02 October 2002
Fuel cells face reform
We all know fuel cells are the future power plant for automobiles. But engineers are still scratching their heads over how to economically supply the hydrogen gas needed to power a fuel cell.
Chemical engineers at Argonne have now developed and patented a compact fuel processor that "reforms" ordinary gasoline into a hydrogen-rich gas to power fuel cells.
Fuel cells convert hydrogen gas into electricity and water. Compared with internal combustion engines, the energy conversion is clean and efficient. "You can think of fuel cells as batteries that are continuously charged by supplying fuel," said Jim Miller, manager of Argonne's Electrochemical Technology Program.
A team of scientists in the Chemical Technology division synthesized new types of catalysts to form hydrogen by reacting gasoline with oxygen. Catalysts are materials that speed chemical reactions by cutting the energy required to start the reaction. While catalysts help some chemical bonds form and others break, catalysts remain unchanged. Using the Argonne catalyst, scientist Shabbir Ahmed designed and built an inexpensive, easy to manufacture, fuel-reforming reactor.
Fuel cell engines efficiently convert hydrogen and oxygen into electric power with water and heat as the only by-products. The efficiency of a fuel cell should be about 60%-twice as efficient as today's internal combustion engines. At the same time, fuel cells should cut carbon dioxide output to half that of a combustion engine.
Using hydrogen directly to power fuel cell engines would be environmentally ideal, but it is not practical today. Hydrogen storage devices are heavy and bulky, and no retailing infrastructure exists for supplying hydrogen to consumers. These challenges prompted scientists to investigate compact processors that could produce hydrogen from conventional fuels to power the fuel cell onboard the vehicle.
Researchers originally developed methanol reformers but switched to gasoline because of the existing production, distribution, and retailing infrastructure. Fuel cell car owners would use the pumps at the gas station to refuel just as they do now, but they would need only half as much gas.
In designing the fuel reformer, Ahmed used a simple, inexpensive plan similar to catalytic converters in today's cars. Catalytic converters pass the car's exhaust over a catalyst that converts carbon monoxide to carbon dioxide to eliminate the poisonous gas.
In Ahmed's gasoline reformer, vaporized gasoline mixes with steam and air and then goes through a catalyst-packed cylinder. The result is a mixture of gases with a high hydrogen concentration, which feeds to the fuel cell. Some carbon monoxide is also present in the gas mixture. Before it goes to the fuel cell, it passes through a secondary processor, where water vapor and the carbon monoxide react to form carbon dioxide and additional hydrogen.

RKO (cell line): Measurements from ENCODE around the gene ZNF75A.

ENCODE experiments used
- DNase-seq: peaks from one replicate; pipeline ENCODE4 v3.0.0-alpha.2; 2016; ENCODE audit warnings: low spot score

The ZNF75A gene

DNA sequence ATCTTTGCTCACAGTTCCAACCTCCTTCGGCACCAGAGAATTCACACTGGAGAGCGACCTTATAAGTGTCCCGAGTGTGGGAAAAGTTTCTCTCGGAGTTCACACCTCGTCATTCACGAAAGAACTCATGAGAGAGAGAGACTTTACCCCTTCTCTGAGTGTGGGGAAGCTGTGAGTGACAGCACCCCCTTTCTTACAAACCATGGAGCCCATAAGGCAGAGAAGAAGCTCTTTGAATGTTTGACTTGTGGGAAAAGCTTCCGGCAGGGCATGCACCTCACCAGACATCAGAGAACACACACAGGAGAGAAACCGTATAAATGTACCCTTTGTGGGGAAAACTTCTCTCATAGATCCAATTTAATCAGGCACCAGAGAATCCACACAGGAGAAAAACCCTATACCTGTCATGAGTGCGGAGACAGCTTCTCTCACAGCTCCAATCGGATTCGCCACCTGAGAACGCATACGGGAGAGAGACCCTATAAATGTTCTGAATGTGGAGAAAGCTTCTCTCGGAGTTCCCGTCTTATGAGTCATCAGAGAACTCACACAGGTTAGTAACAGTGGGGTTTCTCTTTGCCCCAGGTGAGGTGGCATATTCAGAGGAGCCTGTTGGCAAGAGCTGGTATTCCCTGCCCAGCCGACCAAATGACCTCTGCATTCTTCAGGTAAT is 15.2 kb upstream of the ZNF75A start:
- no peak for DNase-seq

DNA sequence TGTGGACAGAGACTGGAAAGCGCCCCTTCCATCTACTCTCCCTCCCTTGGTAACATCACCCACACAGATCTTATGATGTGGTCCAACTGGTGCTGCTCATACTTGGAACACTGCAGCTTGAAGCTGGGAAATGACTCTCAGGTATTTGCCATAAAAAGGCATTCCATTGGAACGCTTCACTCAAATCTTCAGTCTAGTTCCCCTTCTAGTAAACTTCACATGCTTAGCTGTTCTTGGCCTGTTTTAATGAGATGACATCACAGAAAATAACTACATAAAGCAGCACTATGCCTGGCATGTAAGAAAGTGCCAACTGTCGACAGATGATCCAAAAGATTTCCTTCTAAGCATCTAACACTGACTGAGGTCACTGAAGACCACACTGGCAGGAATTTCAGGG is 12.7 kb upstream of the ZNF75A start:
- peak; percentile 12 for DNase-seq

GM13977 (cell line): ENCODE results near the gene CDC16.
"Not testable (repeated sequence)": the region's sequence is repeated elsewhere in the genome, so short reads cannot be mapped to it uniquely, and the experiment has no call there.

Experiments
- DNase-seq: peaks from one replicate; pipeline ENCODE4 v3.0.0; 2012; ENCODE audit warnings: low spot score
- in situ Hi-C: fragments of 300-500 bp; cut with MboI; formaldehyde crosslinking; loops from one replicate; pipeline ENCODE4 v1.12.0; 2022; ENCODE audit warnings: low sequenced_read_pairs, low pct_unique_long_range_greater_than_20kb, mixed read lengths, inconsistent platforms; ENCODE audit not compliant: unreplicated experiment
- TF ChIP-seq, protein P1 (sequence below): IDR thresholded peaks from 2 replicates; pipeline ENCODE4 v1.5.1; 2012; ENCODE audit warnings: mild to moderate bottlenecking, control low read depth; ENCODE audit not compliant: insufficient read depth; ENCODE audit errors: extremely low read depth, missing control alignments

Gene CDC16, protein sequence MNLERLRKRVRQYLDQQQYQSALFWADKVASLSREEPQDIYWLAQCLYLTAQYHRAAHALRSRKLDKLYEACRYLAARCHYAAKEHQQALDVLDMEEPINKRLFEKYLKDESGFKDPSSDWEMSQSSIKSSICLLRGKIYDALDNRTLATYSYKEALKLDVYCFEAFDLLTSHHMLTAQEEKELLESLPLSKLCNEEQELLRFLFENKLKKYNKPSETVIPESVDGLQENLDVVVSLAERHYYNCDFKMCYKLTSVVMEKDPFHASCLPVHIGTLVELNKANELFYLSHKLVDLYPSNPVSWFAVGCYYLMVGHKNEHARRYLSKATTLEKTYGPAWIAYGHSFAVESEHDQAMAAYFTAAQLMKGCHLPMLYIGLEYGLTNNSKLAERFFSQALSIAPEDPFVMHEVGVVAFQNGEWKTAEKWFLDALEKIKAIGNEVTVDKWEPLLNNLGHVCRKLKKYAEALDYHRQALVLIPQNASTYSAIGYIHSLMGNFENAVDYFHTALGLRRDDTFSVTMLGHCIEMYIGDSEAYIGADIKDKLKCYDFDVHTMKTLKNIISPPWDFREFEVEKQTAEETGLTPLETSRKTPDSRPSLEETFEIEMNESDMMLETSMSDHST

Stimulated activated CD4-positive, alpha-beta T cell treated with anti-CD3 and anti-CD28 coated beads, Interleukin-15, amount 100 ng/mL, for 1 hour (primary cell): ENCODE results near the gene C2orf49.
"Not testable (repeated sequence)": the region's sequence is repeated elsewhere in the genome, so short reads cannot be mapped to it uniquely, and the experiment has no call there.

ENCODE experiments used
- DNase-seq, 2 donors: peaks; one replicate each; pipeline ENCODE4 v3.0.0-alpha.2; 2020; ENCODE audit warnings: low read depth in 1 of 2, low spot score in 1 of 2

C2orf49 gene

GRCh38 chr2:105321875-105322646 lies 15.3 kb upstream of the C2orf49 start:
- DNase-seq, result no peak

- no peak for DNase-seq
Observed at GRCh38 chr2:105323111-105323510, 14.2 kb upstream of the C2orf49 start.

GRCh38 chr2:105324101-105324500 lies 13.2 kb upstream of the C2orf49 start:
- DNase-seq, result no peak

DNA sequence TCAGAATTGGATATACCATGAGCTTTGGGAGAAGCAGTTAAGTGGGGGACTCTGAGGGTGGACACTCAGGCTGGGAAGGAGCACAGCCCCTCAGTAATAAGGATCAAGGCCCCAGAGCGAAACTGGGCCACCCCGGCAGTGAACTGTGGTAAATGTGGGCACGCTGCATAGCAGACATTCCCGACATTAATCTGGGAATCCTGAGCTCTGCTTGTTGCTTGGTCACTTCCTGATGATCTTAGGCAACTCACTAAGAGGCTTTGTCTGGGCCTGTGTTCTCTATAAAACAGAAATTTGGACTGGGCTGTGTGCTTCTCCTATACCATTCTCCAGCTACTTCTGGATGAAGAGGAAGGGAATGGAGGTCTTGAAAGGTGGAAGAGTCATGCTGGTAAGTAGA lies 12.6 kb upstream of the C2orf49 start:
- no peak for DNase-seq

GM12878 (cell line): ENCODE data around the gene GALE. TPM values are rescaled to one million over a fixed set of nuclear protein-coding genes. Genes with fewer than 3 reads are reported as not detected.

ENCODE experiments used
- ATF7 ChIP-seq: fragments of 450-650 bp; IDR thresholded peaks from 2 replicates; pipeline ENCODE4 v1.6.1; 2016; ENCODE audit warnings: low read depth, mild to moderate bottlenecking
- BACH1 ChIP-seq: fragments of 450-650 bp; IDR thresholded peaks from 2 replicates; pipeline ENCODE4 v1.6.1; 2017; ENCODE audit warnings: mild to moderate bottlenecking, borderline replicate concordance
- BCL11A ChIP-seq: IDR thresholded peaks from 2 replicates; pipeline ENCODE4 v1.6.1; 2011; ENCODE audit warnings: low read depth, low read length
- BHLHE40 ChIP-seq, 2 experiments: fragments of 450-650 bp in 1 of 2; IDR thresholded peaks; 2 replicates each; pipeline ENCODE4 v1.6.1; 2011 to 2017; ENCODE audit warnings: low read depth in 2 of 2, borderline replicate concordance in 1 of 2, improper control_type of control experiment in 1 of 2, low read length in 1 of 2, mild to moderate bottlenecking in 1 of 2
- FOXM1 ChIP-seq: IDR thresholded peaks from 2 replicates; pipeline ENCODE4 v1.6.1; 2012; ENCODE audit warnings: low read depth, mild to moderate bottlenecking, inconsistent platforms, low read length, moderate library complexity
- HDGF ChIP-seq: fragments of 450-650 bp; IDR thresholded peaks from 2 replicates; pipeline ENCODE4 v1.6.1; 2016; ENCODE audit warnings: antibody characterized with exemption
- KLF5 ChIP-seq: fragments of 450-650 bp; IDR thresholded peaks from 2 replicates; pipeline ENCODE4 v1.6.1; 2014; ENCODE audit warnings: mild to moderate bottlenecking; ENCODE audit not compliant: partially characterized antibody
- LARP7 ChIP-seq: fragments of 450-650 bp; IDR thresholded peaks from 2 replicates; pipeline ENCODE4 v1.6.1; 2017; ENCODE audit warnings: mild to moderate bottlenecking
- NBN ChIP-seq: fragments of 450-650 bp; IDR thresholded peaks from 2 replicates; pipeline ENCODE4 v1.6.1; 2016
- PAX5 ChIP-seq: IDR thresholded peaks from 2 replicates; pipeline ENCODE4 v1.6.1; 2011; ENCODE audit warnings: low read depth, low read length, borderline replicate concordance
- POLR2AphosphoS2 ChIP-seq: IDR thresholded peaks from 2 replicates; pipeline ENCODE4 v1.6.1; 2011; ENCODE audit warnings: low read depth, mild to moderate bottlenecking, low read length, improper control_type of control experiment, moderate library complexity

In addition to the reformer design, researchers needed new catalysts to spur the gasoline-to-hydrogen-gas chemical reaction. Hydrogen gas consists of twin hydrogen atoms bound together. The scientists needed something that could pull hydrogen atoms from the fuel molecules and combine them into the diatomic gas.
Before they found catalysts that worked well with gasoline, scientist Mike Krumpelt and Ahmed tried several different kinds of catalysts with no success.
They realized the anode (the negative electrode) could be a model for their fuel-reforming catalyst. "If these types of materials worked in a fuel cell environment," Krumpelt said, "then they should work as catalysts in the kind of reformer system we were seeking."
Argonne scientists combined this idea with information from Argonne's fuel cell research. Krumpelt and Ahmed used metal and oxygen compounds similar to those used in fuel cell research as a substrate and coated it with platinum compounds. When the gasoline/air mix contacts the catalyst, the end result is hydrogen.
The researchers theorized that the supporting substrate material helps oxidize the carbon, forming carbon dioxide, and the platinum pulls the hydrogen atoms off the substrate to form the gas.
Scientists are now working to understand how the catalysts and reformer work and to make improvements. For example, they are experimenting with metals cheaper than platinum for the catalyst to lower the cost of the reformer. They are testing the "engineering-scale" reformer and designing a full-scale version.
Argonne's reforming catalyst has been licensed to Süd-Chemie, formerly United Catalysts Inc.
Argonne researchers also have a cooperative research and development agreement with H2fuel, which is a joint venture between Unitel Technologies in Mount Prospect, Ill., and Avista Labs in Spokane, Wash.
H2fuel built and tested a fuel processor. Through a series of catalytic reactions, this first-generation unit converted gasoline, natural gas, or ethanol into a gas containing about 45% hydrogen. During the next two years, H2fuel and Argonne's Chemical Technology division will work to improve this processor to the point where it is ready to enter the marketplace.
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